Strengths: I enjoyed this paper. There are proofs in the supplement and the empirical evaluation is there. The discussion of extending the method to other projection operators is also interesting. This paper seems relevant to the community.

Weaknesses: One possible weakness is the claim that the selected features are more interpretable (282). Perhaps a table comparing some features selected by L1 vs ranking could be shown as an example to the reader how they are more interpretable vs domain specific examples like proteins. Maybe from a text corpus where k-means has traditionally been terrible because of the sparse high dimensionality of the features. The other use of the word interpretable when referring to the sparsity structure is also overloaded. Perhaps controllable sparsity structure is a better term. I have no idea what interpretable sparsity structure even means and it conflates the two uses of the word.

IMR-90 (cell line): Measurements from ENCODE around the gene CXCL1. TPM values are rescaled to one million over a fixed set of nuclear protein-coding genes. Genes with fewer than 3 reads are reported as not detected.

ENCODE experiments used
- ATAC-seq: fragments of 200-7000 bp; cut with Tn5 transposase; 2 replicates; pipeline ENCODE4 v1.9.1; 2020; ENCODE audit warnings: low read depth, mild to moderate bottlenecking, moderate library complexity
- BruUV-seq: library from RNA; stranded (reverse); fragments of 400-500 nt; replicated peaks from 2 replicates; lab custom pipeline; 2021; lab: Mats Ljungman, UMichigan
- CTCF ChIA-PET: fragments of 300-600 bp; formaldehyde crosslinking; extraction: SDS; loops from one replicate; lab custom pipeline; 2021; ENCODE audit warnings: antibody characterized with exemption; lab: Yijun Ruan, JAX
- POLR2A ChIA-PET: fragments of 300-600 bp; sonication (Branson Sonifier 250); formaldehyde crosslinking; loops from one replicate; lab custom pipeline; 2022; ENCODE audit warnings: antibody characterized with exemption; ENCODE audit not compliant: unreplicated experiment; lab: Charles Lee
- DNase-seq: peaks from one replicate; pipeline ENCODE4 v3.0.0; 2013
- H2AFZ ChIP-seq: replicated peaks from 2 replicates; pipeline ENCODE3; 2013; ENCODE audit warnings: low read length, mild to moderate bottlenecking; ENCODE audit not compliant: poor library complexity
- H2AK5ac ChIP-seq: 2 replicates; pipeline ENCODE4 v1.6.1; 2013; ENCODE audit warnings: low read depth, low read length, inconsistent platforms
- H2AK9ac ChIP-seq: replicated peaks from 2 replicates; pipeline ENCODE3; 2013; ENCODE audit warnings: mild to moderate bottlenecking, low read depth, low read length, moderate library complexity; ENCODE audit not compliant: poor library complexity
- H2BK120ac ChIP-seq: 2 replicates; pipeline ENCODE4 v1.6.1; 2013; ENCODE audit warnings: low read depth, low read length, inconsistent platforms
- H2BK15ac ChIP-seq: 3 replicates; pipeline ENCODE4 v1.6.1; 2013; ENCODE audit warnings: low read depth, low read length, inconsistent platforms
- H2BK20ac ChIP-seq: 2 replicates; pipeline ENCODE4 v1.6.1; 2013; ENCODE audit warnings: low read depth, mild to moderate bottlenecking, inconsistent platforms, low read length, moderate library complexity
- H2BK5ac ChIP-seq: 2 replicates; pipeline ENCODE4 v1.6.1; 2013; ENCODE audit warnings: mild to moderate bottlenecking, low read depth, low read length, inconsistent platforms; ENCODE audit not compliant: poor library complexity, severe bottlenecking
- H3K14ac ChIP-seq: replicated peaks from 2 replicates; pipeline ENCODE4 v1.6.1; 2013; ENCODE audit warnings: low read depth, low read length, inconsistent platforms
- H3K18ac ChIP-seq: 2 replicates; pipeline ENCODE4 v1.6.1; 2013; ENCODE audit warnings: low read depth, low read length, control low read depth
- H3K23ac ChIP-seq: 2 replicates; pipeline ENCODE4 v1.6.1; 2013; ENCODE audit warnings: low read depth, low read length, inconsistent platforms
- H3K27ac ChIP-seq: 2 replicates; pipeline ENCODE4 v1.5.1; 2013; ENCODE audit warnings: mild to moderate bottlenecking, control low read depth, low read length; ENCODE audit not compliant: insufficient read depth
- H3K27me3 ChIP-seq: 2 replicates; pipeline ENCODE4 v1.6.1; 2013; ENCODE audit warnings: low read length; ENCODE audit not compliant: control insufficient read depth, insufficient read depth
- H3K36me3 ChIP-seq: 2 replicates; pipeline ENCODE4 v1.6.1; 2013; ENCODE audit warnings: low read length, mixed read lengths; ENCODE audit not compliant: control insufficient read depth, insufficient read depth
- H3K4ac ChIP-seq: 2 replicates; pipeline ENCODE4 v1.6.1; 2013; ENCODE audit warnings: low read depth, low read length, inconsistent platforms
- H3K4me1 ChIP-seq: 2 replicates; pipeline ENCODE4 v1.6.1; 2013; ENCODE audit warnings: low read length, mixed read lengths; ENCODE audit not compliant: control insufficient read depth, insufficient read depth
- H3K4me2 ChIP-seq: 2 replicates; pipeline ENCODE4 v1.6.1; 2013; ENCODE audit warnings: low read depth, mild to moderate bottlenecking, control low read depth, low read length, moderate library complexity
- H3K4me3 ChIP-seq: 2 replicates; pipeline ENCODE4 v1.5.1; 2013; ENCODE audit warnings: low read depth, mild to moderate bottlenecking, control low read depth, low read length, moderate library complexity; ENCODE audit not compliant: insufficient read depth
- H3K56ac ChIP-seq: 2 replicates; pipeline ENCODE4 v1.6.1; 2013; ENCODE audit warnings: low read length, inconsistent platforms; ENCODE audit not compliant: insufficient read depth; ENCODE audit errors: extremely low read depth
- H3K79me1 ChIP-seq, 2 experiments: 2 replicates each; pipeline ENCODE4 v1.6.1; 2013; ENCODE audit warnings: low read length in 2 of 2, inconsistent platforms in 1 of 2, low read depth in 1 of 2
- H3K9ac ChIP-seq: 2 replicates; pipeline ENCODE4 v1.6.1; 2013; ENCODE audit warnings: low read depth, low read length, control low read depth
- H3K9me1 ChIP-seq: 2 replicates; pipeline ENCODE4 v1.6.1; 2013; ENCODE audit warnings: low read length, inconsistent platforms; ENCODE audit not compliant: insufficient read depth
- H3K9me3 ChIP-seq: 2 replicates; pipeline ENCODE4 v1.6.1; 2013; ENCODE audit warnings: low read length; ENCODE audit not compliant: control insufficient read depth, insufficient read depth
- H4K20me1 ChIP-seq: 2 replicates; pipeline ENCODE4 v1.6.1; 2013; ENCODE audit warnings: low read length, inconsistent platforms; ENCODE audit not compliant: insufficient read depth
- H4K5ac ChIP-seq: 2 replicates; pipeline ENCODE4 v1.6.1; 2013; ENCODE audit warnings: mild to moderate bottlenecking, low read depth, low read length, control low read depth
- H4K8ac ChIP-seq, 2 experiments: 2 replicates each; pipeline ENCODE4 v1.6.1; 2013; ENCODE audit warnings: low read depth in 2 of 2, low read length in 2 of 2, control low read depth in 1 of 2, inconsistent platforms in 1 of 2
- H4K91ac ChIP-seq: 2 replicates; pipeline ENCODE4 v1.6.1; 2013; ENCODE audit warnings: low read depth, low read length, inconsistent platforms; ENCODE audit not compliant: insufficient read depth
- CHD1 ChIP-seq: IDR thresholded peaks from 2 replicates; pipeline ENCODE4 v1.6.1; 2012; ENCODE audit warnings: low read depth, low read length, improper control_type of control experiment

Correctness: The metric of NMI and the data sets used seem reasonable to me.

Clarity: Yes, I enjoyed this paper. It was written clearly and can be understood by many attendees of the conference.

Relation to Prior Work: Yes, the authors compare previous work and specifically compare to an L1 lasso version of the algorithm vs their ranking method.

Reproducibility: Yes

Additional Feedback: Post rebuttal I still like the paper and stick to my score